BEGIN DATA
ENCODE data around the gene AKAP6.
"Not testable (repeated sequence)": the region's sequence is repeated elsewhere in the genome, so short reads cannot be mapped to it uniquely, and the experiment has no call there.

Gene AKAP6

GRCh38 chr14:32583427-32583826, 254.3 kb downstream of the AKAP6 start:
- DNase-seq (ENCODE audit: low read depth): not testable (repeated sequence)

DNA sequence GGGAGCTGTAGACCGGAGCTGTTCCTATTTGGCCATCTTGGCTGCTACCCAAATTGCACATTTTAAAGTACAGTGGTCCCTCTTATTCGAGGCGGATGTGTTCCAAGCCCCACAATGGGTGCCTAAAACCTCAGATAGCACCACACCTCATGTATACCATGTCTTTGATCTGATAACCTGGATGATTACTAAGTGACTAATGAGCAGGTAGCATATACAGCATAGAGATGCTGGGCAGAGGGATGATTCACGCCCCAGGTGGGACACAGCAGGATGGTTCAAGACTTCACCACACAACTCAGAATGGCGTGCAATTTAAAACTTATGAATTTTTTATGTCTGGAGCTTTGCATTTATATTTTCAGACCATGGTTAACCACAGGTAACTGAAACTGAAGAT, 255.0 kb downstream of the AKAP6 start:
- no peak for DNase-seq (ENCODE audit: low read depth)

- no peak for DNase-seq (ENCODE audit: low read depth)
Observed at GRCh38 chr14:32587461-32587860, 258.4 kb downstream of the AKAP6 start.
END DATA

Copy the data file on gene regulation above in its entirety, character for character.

ENCODE data around the gene AKAP6.
"Not testable (repeated sequence)": the region's sequence is repeated elsewhere in the genome, so short reads cannot be mapped to it uniquely, and the experiment has no call there.

Gene AKAP6

GRCh38 chr14:32583427-32583826, 254.3 kb downstream of the AKAP6 start:
- DNase-seq (ENCODE audit: low read depth): not testable (repeated sequence)

DNA sequence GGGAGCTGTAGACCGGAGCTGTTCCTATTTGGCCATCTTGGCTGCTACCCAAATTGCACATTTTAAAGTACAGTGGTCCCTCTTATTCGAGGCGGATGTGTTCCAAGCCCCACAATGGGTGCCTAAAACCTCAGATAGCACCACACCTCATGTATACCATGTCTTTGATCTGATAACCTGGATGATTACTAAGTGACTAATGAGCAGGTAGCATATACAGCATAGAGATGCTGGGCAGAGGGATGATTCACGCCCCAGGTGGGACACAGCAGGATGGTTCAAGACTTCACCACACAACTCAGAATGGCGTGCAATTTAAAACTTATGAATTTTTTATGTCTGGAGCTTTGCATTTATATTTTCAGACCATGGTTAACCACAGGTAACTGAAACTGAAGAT, 255.0 kb downstream of the AKAP6 start:
- no peak for DNase-seq (ENCODE audit: low read depth)

- no peak for DNase-seq (ENCODE audit: low read depth)
Observed at GRCh38 chr14:32587461-32587860, 258.4 kb downstream of the AKAP6 start.